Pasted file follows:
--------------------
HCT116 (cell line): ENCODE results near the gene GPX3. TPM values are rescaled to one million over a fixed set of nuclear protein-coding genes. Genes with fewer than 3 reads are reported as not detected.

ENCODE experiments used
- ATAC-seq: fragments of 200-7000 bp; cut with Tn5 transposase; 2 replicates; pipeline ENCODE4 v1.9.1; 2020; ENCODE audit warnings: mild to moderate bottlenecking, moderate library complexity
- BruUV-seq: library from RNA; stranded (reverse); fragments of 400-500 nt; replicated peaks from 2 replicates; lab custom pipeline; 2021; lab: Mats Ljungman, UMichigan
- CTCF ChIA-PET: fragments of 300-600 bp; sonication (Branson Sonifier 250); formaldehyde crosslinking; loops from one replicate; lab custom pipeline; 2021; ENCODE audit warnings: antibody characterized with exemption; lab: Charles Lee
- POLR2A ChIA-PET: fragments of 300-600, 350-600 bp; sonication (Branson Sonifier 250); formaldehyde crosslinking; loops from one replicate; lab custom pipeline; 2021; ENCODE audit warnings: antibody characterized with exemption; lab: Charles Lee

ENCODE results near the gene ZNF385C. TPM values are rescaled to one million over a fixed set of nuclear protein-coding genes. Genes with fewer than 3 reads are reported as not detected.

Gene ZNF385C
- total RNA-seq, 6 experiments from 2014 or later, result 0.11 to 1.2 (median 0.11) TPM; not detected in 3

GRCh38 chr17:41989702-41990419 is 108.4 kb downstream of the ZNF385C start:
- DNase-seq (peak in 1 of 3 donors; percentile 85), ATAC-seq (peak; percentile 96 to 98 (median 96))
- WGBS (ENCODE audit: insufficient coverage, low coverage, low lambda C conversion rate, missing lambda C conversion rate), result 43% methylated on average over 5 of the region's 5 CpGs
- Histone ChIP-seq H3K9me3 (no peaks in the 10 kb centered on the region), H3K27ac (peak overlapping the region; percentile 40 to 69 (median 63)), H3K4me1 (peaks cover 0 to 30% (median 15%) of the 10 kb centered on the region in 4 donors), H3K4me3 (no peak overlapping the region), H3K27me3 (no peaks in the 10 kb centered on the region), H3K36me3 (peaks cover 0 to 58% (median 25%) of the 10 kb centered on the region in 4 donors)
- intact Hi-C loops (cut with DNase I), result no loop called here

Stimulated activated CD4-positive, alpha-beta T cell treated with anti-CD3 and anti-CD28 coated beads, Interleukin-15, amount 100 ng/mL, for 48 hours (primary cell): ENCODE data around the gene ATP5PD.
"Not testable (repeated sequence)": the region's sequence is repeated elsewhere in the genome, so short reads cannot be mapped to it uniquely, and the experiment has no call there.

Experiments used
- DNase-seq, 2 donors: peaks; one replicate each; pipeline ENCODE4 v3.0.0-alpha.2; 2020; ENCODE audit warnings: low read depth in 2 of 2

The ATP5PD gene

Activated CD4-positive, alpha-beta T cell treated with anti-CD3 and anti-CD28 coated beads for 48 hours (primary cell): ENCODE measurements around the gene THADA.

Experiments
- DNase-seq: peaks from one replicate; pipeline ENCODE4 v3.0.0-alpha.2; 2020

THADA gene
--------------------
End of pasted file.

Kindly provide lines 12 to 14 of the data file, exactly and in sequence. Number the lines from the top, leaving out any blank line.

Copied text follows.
- WGBS (ENCODE audit: insufficient coverage, low coverage, low lambda C conversion rate, missing lambda C conversion rate), result 43% methylated on average over 5 of the region's 5 CpGs
- Histone ChIP-seq H3K9me3 (no peaks in the 10 kb centered on the region), H3K27ac (peak overlapping the region; percentile 40 to 69 (median 63)), H3K4me1 (peaks cover 0 to 30% (median 15%) of the 10 kb centered on the region in 4 donors), H3K4me3 (no peak overlapping the region), H3K27me3 (no peaks in the 10 kb centered on the region), H3K36me3 (peaks cover 0 to 58% (median 25%) of the 10 kb centered on the region in 4 donors)
- intact Hi-C loops (cut with DNase I), result no loop called here